• Exotic Pet & Bird Medicine

    Exotic Pet & Bird Medicine

    Our experienced doctors and staff are available to meet the needs of your exotic and avian pets. We provide basic services like wing and beak trims for birds of all sizes as well as specialty care for your sick pets. Our staff is trained in minimal restraint for all types of pets to make exams and treatment as stress free as possible. Although most small exotic pets do not require vaccines, annual check-ups are a great preventative step to take to avoid future problems such as dental issues and parasites. Also, proper husbandry helps to promote healthy pets and educating our clients is sometimes the best medicine to help avoid costly and stressful trips to the hospital.
  • Grooming

    Grooming

    Our groomer, Eve, has been working with animals for the last 4 years, but her love for them reaches much further back than that! Both with dogs as well as cats, Eve works very well with the cheeriest of tail waggers to those furry friends who may not be as happy about having their salon day by paying close attention to their signals and gentle patience. She has 3 fur-kids of her own: a Chiweenie named Chiquita, a Chihuahua named Vanellope, and a Corgi named Otto.

    From breed-specific grooming to a basic bath and blow-out, your pet will enjoy their day being pampered. Vaccines for Rabies, DHPP (distemper-parvo), Lepto and Bordetella and a fecal intestinal parasite exam are all required to be current at the time of their visit. Please bring your vaccine history with you, or we can provide them for you that day after an exam with the veterinarian. Prices of grooming services vary based on breed, size, coat condition, and length of time required for proper coat care. We can give you a basic estimate with some information from you when you schedule the appointment, but the final price will be determined once your pet is assessed.

    Grooming services are offered at our Thousand Oaks and Fredericksburg Rd locations. Call today to schedule your pet’s visit!

  • Internal Medicine

    Internal Medicine

    While we often see your pets for obvious surface problems, there are numerous health issues that can develop that we can’t immediately see, so our team of veterinarians have to collect information from a patient’s history, clinical signs, blood work and other diagnostics. Whether it’s running a urinalysis to differentiate between a urinary tract infection and diabetes and kidney problems, to x-rays to evaluate the heart and lungs in a pet with a coughing problem, to blood work to see what things might be or definitely are not wrong in a pet who just is not acting right, internal medicine is where we put our medical knowledge and detective skills to ample use. Such problems could involve: the heart, lungs, kidneys, digestion, endocrine system, cancer, and much, much more.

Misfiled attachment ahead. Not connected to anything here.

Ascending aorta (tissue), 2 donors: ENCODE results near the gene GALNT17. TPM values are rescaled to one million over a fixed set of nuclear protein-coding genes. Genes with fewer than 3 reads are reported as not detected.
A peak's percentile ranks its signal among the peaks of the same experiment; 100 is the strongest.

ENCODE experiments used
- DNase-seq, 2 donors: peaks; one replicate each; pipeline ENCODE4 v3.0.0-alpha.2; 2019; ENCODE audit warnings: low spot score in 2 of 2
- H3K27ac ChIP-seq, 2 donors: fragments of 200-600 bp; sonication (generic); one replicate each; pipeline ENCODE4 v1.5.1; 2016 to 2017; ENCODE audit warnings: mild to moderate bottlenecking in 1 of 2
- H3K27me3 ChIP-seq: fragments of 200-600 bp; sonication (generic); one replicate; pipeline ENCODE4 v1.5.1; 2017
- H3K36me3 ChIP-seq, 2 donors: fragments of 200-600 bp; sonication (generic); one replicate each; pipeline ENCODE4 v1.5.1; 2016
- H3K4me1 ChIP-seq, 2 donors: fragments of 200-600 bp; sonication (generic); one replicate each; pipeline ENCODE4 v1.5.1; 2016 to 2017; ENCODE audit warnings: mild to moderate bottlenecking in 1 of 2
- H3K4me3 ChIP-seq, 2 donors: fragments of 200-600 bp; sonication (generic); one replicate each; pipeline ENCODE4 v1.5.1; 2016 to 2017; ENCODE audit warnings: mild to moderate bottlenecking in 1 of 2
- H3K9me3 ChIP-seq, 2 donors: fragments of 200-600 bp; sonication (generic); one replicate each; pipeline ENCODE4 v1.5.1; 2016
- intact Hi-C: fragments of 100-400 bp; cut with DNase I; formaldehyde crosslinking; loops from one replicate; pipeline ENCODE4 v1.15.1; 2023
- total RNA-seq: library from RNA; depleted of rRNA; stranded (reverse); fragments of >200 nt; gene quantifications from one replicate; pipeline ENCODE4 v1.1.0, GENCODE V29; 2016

When our animal companions are not feeling well, they can’t tell us what’s wrong or where it hurts. These invaluable tools allow our veterinarians to delve deeper – below the surface of the skin – to quickly and accurately identify, diagnose and treat whatever is ailing your pet. This is why getting a complete and accurate diagnosis can help improve the chances of a quick and full recovery for your pet.

  • Microchipping

    Microchipping

    What is microchipping?
    Microchipping is permanent pet identification. It is safe, simple, and a permanent form of pet identification designed to quickly identify lost pets and reunite them with their owners.

    Microchip placemement is recommended during the first puppy visits, at the time of spay or neuter, or as needed when older. The microship is a tiny device, the size of a grain of rice, inserted under the pets skin, with an identification number that is registered by the pet owner. The identification number can easily be read by a scanner that most veterinary clincs and shelters have on hand. If your pet is lost or stolen, then this identification number can be tracked back to the original owner. Texas Veterinary Hospitals uses Home Again microchips.

    Call today for an appointment to have this important identification service.

  • Nutritional Counseling for all Life Stages

    Nutritional Counseling for all Life Stages

    TVH counsels all pet owners during the Annual Wellness Exam on the best diet for the age, breed and lifestyle of your pet. The importance of a good diet cannot be overstated. It can make a difference for the brain function of an elderly pet and the joint function of an arthritic pet. The quality and quantity of a pets life is directly related to the health of their internal organs. Diet plays a key role in how long those organs remain healthy.
  • Pet Food & Prescription Diets